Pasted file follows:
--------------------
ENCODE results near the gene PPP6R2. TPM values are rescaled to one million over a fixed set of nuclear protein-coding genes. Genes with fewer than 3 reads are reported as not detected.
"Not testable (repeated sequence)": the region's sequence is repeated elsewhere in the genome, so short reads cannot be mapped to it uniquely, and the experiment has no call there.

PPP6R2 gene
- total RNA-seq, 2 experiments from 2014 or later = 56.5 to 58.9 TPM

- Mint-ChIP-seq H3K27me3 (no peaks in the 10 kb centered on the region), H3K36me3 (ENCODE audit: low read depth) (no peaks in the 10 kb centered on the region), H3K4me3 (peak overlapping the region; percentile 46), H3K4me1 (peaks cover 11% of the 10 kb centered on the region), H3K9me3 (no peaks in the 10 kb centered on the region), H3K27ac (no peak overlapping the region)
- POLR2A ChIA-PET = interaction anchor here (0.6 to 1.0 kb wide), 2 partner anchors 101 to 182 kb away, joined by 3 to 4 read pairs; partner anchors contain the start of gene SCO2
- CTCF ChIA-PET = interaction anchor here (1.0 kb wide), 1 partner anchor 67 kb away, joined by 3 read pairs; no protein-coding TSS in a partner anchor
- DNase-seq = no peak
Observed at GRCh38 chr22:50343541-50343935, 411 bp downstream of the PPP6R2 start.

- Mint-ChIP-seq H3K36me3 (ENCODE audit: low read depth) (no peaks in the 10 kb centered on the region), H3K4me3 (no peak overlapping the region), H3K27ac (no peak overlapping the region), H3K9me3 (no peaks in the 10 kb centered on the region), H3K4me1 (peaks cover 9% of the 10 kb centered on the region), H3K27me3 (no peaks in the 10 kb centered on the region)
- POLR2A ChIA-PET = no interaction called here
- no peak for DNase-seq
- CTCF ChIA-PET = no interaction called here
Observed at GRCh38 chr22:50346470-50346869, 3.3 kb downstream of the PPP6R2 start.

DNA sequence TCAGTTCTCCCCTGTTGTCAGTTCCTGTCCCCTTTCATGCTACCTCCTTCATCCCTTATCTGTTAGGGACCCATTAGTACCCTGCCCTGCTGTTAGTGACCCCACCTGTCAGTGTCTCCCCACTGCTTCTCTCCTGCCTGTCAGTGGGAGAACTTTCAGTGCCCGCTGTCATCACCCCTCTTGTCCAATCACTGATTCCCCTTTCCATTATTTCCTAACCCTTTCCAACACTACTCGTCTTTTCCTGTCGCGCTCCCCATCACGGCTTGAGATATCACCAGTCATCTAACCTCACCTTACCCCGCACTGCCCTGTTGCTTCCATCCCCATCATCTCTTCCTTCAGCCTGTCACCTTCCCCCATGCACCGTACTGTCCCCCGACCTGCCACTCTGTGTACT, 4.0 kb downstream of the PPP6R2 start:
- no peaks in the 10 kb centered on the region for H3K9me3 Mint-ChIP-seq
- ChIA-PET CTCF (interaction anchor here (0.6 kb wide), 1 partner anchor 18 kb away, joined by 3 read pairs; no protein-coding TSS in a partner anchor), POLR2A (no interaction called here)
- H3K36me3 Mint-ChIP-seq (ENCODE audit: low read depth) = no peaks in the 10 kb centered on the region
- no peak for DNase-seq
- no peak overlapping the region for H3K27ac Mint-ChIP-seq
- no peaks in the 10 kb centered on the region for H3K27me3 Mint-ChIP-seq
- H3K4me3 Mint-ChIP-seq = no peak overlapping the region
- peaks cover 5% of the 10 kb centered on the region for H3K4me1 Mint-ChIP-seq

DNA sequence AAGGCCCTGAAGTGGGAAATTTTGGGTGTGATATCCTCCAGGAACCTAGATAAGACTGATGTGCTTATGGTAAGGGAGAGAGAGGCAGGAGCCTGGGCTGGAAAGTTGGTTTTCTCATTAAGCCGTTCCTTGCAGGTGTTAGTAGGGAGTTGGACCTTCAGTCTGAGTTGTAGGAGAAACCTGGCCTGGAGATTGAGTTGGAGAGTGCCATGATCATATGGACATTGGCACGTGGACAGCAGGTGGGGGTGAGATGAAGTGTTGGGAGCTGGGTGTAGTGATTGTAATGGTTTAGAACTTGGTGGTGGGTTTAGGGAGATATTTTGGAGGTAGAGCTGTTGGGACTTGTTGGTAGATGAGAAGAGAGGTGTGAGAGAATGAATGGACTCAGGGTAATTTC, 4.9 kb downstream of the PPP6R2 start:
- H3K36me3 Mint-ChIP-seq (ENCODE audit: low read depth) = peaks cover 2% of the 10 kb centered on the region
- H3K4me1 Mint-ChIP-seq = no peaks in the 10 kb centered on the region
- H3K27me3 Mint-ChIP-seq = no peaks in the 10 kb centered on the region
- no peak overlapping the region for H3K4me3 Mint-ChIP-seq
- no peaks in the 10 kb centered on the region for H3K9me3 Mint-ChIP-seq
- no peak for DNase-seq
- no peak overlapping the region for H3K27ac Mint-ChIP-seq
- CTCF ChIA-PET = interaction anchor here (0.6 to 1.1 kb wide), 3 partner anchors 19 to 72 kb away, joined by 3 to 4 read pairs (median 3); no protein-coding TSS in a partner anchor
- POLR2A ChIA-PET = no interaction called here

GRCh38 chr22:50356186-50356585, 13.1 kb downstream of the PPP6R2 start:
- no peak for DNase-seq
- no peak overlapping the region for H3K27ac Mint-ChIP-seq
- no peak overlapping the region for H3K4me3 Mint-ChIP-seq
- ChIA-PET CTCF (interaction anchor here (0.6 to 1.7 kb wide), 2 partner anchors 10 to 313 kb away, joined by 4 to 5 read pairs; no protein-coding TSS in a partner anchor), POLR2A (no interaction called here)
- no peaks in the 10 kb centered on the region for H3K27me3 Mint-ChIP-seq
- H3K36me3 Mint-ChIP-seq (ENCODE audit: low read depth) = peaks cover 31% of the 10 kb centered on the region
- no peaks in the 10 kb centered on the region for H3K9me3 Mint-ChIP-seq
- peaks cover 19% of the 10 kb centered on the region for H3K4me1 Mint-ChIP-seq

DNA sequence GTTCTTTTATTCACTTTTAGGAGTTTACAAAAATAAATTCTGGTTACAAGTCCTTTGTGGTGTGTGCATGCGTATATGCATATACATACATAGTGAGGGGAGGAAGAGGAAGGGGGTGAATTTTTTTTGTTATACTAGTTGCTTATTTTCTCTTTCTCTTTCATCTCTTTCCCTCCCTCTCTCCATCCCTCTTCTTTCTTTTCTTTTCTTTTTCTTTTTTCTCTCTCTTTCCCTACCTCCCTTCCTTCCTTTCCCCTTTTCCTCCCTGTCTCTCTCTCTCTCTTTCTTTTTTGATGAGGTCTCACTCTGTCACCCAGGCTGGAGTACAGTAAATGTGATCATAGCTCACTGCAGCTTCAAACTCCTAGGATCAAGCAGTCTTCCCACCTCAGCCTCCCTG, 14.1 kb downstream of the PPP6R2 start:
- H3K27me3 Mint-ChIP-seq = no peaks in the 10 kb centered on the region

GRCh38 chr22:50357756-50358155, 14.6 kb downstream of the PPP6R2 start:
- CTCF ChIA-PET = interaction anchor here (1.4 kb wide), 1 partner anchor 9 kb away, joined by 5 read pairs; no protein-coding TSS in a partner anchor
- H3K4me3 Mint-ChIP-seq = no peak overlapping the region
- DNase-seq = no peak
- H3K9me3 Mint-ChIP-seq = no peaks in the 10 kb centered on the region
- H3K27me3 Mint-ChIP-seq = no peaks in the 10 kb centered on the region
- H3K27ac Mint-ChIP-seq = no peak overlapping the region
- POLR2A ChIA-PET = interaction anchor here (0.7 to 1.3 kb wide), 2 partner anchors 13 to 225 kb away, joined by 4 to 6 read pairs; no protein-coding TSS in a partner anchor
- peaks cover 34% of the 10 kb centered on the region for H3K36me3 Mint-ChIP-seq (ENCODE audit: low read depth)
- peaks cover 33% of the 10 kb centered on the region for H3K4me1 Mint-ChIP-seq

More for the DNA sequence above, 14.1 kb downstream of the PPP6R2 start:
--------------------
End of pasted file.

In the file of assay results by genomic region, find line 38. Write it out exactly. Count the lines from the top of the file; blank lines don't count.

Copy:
- ChIA-PET CTCF (interaction anchor here (0.6 to 1.7 kb wide), 2 partner anchors 10 to 313 kb away, joined by 4 to 5 read pairs; no protein-coding TSS in a partner anchor), POLR2A (no interaction called here)